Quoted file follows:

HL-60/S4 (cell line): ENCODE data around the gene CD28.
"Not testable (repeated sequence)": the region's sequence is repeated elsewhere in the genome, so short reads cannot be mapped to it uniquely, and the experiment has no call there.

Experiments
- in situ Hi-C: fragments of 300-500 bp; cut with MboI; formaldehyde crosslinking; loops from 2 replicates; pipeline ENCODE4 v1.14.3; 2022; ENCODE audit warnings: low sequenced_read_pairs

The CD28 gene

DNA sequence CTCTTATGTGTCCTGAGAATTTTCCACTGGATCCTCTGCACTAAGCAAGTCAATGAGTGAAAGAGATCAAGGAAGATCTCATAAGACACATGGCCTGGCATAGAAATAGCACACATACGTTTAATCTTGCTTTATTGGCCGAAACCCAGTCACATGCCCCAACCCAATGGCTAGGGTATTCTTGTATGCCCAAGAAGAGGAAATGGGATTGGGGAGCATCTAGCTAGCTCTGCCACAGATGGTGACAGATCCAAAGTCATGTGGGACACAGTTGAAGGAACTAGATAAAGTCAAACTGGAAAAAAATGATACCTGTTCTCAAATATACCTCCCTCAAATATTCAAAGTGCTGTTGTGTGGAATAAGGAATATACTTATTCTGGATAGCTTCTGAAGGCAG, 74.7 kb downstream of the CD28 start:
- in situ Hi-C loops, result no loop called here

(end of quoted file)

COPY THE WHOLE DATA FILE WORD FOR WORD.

HL-60/S4 (cell line): ENCODE data around the gene CD28.
"Not testable (repeated sequence)": the region's sequence is repeated elsewhere in the genome, so short reads cannot be mapped to it uniquely, and the experiment has no call there.

Experiments
- in situ Hi-C: fragments of 300-500 bp; cut with MboI; formaldehyde crosslinking; loops from 2 replicates; pipeline ENCODE4 v1.14.3; 2022; ENCODE audit warnings: low sequenced_read_pairs

The CD28 gene

DNA sequence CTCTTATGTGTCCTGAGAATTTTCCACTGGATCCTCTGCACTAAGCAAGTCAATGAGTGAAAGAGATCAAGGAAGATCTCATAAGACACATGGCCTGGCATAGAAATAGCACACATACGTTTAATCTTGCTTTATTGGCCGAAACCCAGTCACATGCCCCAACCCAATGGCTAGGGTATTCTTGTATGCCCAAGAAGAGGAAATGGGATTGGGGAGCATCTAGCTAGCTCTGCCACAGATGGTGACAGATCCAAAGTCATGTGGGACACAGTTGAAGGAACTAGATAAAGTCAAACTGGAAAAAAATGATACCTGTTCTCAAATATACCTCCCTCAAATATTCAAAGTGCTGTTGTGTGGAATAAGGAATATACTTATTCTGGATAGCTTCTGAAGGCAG, 74.7 kb downstream of the CD28 start:
- in situ Hi-C loops, result no loop called here